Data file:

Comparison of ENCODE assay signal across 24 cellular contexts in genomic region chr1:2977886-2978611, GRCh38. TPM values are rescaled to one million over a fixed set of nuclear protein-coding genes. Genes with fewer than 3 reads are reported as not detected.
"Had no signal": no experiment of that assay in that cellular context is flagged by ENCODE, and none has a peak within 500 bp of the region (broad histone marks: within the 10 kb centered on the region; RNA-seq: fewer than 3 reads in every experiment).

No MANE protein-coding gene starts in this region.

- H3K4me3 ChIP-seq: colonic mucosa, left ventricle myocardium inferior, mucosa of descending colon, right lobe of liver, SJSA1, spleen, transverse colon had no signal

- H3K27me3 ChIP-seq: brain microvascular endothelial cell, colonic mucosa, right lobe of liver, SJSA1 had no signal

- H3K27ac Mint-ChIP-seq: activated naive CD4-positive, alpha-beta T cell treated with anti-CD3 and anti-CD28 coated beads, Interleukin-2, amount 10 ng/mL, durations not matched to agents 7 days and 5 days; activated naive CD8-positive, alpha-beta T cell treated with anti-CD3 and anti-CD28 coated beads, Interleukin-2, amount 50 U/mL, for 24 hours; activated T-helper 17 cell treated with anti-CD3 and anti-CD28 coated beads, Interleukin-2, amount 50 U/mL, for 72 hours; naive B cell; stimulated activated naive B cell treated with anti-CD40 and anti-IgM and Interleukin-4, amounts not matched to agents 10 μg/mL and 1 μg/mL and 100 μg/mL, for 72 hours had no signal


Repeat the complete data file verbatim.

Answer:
Comparison of ENCODE assay signal across 24 cellular contexts in genomic region chr1:2977886-2978611, GRCh38. TPM values are rescaled to one million over a fixed set of nuclear protein-coding genes. Genes with fewer than 3 reads are reported as not detected.
"Had no signal": no experiment of that assay in that cellular context is flagged by ENCODE, and none has a peak within 500 bp of the region (broad histone marks: within the 10 kb centered on the region; RNA-seq: fewer than 3 reads in every experiment).

No MANE protein-coding gene starts in this region.

- H3K4me3 ChIP-seq: colonic mucosa, left ventricle myocardium inferior, mucosa of descending colon, right lobe of liver, SJSA1, spleen, transverse colon had no signal

- H3K27me3 ChIP-seq: brain microvascular endothelial cell, colonic mucosa, right lobe of liver, SJSA1 had no signal

- H3K27ac Mint-ChIP-seq: activated naive CD4-positive, alpha-beta T cell treated with anti-CD3 and anti-CD28 coated beads, Interleukin-2, amount 10 ng/mL, durations not matched to agents 7 days and 5 days; activated naive CD8-positive, alpha-beta T cell treated with anti-CD3 and anti-CD28 coated beads, Interleukin-2, amount 50 U/mL, for 24 hours; activated T-helper 17 cell treated with anti-CD3 and anti-CD28 coated beads, Interleukin-2, amount 50 U/mL, for 72 hours; naive B cell; stimulated activated naive B cell treated with anti-CD40 and anti-IgM and Interleukin-4, amounts not matched to agents 10 μg/mL and 1 μg/mL and 100 μg/mL, for 72 hours had no signal